by John Millar | July 9, 2021 | 5 min read
It has been understood for many years that common routes of procurement in construction projects, such as the ‘traditional’ route or Design & Build, can result in sub-par project delivery, with the project in question (and, by extension, the international construction industry as a whole) often suffering from shortcomings in satisfying the ‘triple constraint’ of construction projects (i.e., time, cost and quality) due to their intrinsic cultural values (Darrington and Lichtig, 2018).
Whilst, in recent years, there has been a great deal of focus on the technological and informational aspects of project delivery, it is felt that there must also be an equal amount of industrial collaboration on rethinking these common routes of procurement if the construction industry is to reach its much-desired lean ideal.
One alternative procurement route which has been gaining traction internationally is Integrated Project Delivery (IPD), the most cited definition of which is offered by the AIA (2007) in their seminal guide, describing it as:
a project delivery approach that integrates people, systems, business structures and practices into a process that collaboratively harnesses the talents and insights of all participants to optimize project results, increase value to the owner, reduce waste, and maximize efficiency through all phases of design, fabrication, and construction.
IPD stands in stark contrast to the traditional procurement model, which is infamously fragmented and adversarial in nature, instead offering an approach which emphasises close, genuine collaboration between project participants in the spirit of trust, shared objectives and mutual benefit (Pelberg, 2009; AIA, 2007).
Perhaps the most fundamental quality of IPD implementation is in the equalised sharing of both risk and reward. By participating in a project that leverages IPD, the participant forfeits their opportunity to manage their share of the project work in a way that will generate maximum individual profit, instead opting for an equal share of the net budget savings generated by the integrated team as a whole, as well as an apportioned share of the total project risk.
The result of this is that the corporate focus can instead turn towards effective collaboration and added value in the project’s early stages, with the prospect of maximising individual profit via total shared profit perhaps serving as an incentive for all participants to optimise their contributions to the project as far as is practicably possible (Moylan and Arafah, 2017; Kent, 2010).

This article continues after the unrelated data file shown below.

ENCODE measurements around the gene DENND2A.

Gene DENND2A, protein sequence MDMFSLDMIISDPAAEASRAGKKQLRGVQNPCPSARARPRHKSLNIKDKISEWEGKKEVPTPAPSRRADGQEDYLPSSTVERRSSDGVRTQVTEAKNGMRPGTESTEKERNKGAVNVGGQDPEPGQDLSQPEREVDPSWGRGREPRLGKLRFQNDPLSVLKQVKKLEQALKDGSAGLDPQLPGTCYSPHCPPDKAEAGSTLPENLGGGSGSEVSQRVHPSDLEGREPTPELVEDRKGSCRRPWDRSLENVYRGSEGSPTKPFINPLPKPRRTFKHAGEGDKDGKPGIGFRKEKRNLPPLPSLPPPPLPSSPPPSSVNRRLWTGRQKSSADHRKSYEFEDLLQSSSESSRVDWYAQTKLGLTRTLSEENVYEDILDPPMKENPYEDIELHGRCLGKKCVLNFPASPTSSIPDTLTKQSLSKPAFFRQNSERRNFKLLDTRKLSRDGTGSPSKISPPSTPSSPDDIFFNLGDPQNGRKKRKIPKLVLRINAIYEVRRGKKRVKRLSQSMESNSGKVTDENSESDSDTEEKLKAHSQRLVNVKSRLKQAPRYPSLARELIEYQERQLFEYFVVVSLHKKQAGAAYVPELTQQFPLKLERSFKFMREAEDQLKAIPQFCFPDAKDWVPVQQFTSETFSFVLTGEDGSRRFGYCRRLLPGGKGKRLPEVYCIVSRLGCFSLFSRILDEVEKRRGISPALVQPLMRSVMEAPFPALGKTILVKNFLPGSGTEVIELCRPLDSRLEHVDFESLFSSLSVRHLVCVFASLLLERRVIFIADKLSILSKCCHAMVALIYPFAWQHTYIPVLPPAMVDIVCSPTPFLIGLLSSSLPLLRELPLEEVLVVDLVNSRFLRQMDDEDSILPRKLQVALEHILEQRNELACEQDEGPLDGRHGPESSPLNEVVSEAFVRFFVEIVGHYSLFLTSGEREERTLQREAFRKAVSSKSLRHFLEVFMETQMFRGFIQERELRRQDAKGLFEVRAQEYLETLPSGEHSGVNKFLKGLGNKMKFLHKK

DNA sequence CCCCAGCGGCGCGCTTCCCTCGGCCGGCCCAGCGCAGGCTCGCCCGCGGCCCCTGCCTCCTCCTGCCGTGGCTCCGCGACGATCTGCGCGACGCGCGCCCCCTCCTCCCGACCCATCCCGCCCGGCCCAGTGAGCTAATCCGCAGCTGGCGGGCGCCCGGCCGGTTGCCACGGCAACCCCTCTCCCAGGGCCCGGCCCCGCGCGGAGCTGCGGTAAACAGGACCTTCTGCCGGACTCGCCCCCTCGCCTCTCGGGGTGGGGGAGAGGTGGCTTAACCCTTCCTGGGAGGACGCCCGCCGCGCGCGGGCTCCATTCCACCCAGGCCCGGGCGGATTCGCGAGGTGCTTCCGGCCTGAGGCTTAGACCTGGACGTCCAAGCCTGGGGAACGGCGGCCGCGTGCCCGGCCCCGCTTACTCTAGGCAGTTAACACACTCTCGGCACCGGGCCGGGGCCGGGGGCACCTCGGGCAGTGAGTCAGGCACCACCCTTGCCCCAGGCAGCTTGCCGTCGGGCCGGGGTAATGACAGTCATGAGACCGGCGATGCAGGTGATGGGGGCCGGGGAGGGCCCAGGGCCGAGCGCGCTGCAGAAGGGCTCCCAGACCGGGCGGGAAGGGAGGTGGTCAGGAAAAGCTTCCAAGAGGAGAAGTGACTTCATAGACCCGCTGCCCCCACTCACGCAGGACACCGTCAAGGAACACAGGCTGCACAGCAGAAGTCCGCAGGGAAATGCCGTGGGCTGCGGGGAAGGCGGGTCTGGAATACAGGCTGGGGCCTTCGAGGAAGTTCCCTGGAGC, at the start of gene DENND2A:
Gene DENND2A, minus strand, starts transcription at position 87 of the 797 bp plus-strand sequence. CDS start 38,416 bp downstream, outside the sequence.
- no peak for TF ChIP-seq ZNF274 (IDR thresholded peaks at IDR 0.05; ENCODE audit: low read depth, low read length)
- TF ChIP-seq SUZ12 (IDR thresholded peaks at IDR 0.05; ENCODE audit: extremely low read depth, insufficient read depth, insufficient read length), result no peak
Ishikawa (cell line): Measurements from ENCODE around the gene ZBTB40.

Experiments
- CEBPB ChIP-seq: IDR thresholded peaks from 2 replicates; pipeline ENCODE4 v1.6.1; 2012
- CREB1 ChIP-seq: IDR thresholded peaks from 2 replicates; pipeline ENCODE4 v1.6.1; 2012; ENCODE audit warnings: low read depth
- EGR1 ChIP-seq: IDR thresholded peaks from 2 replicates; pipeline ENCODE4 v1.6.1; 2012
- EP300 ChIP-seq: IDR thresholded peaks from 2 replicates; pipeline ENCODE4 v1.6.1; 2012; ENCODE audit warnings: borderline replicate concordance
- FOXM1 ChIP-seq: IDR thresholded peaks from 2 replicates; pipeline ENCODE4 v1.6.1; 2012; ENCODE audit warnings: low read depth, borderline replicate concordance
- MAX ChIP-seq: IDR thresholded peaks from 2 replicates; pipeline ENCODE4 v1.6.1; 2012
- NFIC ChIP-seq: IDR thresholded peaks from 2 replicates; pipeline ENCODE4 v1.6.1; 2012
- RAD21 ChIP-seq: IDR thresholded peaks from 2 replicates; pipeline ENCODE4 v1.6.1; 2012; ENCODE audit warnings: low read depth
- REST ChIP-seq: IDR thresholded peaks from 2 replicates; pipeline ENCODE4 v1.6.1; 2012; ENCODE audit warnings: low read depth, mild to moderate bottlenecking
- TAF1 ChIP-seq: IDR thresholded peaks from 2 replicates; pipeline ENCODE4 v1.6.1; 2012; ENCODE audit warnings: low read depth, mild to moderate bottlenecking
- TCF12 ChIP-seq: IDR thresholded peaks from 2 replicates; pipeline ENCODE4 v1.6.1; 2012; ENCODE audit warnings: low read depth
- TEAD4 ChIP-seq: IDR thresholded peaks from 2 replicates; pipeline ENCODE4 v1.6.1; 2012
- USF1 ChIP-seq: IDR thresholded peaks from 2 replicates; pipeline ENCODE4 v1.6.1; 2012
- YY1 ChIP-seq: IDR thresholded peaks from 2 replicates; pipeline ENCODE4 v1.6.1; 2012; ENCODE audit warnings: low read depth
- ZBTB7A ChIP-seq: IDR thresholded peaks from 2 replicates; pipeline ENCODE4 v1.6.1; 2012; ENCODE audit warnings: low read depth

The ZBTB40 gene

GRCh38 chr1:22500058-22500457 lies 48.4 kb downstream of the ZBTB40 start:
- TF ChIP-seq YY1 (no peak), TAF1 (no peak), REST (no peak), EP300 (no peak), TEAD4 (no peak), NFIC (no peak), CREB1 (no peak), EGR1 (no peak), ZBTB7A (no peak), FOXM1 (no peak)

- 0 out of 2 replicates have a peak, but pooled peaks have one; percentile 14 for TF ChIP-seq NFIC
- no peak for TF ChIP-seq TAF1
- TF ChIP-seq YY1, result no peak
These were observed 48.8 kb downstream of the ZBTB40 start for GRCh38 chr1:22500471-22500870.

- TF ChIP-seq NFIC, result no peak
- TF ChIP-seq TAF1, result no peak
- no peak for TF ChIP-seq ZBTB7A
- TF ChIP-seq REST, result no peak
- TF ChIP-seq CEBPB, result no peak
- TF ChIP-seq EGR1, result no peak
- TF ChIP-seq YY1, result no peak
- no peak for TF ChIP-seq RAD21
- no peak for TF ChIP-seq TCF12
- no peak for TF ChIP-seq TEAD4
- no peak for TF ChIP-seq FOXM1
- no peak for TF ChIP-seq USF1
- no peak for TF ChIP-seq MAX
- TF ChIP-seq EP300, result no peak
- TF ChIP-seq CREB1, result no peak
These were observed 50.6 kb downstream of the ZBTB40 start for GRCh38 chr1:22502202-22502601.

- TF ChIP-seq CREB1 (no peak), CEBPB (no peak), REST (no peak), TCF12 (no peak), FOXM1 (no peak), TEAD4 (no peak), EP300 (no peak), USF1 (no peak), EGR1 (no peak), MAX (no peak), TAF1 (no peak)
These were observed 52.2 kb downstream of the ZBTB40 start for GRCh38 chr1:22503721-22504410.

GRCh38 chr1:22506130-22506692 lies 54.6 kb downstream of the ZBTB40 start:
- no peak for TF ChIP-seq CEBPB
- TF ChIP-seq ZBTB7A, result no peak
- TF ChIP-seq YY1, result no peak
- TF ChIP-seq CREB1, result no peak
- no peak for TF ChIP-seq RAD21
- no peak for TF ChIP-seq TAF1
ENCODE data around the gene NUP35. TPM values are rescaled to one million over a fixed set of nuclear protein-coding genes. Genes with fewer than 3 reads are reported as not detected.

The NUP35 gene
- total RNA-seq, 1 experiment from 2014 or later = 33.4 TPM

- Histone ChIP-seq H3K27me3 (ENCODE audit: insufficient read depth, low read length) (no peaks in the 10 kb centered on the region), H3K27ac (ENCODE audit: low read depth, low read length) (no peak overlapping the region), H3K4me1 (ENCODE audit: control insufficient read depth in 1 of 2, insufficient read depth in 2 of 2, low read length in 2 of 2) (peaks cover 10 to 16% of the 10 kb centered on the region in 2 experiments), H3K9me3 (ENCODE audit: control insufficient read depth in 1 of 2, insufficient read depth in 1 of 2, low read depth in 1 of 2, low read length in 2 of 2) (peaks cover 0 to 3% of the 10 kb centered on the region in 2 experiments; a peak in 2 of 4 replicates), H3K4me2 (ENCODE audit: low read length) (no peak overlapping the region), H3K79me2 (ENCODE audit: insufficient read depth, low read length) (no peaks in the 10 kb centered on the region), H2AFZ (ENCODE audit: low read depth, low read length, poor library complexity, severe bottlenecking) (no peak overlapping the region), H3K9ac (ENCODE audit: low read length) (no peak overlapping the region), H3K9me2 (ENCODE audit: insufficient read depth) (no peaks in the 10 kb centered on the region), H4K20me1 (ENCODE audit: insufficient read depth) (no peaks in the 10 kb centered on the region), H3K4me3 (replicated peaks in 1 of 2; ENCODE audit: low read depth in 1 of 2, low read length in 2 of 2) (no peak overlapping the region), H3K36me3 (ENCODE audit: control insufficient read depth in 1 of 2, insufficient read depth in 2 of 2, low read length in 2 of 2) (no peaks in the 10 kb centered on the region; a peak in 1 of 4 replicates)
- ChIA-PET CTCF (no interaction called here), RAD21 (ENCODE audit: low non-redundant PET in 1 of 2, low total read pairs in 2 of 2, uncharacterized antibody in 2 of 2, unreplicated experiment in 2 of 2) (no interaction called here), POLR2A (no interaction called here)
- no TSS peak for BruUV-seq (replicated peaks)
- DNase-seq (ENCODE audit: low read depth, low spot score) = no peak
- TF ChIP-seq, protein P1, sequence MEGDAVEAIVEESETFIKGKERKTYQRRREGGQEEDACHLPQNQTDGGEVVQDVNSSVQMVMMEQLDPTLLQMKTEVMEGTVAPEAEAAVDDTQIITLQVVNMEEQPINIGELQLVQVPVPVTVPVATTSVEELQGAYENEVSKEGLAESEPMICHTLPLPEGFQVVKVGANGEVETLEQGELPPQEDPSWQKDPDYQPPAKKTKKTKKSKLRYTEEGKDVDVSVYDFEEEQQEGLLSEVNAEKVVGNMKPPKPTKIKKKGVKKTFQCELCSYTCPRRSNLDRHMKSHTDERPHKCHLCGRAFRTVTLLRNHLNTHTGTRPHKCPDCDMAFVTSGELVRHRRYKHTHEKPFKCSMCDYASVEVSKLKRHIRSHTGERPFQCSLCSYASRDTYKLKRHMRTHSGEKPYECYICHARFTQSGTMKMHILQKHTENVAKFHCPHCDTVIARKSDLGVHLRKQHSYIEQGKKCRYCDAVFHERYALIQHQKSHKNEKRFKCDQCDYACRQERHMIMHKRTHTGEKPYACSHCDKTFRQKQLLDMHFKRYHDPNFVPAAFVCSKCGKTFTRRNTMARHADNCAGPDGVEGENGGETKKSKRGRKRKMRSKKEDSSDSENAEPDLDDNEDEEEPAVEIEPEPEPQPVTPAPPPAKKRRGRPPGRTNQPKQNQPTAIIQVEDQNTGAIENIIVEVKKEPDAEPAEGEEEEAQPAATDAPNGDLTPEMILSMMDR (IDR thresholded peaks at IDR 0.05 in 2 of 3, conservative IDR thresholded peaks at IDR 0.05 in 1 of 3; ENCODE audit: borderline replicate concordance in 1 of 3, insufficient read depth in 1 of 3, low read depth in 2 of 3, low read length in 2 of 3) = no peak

Fig. 1 – The MacLeamy (2004) Curve, illustrating IPD’s efficiency over traditional delivery
With this in mind, the potential importance of the IPD philosophy in an industry striving for greater levels of efficiency, collaboration, transparency and accountability needs not to be explained, and the industry-wide progress made in BIM adoption and innovation means that the industry is already halfway there.
At a high level, BIM and IPD can seem like very similar concepts, with them both advocating close collaboration between cross-functional parties with a ‘collective mind’ of information as a means of enabling more efficient and effective trans-disciplinary problem solving. However, the important distinction to make is that BIM is largely concerned with the various information management processes that take place over the course of an asset’s lifecycle, whilst IPD is more concerned with the project team – both from a procurement and cultural standpoint.
Together, their symbiotic relationship allows all participants to maximise project outcomes, for shared benefit. The AIA’s (2007, p.10) view of BIM is that of a “platform for collaboration” that helps to enable IPD in practice: “BIM is a tool, not a project delivery method, but IPD process methods work hand-in-hand with BIM and leverage the tool’s capabilities”.
In simple terms, BIM provides the technological platform and robust information management protocols that enable collaborative working, as well as the shared ‘single source of truth’, whilst IPD provides the strong cultural backbone which can often be missing from projects (to their detriment), structuring the interactions between and incentives of the project team.
With existing data confirming that IPD (implemented in tandem with BIM and with strict adherence to the lean principles it is based on) presents a highly effective alternative to traditionally delivered projects (Laurent, 2017; El Asmar et al., 2007), more and more practices worldwide are enjoying the benefits of its implementation. Despite these developments, commentary on the subject has thus far been minimal in the UK, with seemingly no plans for uptake in the future.
Therefore, it would seem that there is still much work to be done in positively influencing the cultural landscape of the British construction industry and establishing the trusting, truly collaborative spirit that is fundamental to its success in implementation. However, as industrial awareness of IPD diffuses enough for it to finally be introduced in those crucial first projects, the overall performance of our industry can be expected to improve accordingly in time, with progress then being made towards the sustainable lean ideal in construction.
For more information on this topic, please contact John Millar.
Member of the Ryder Alliance
+44 (0) 191 269 5444 [email protected]
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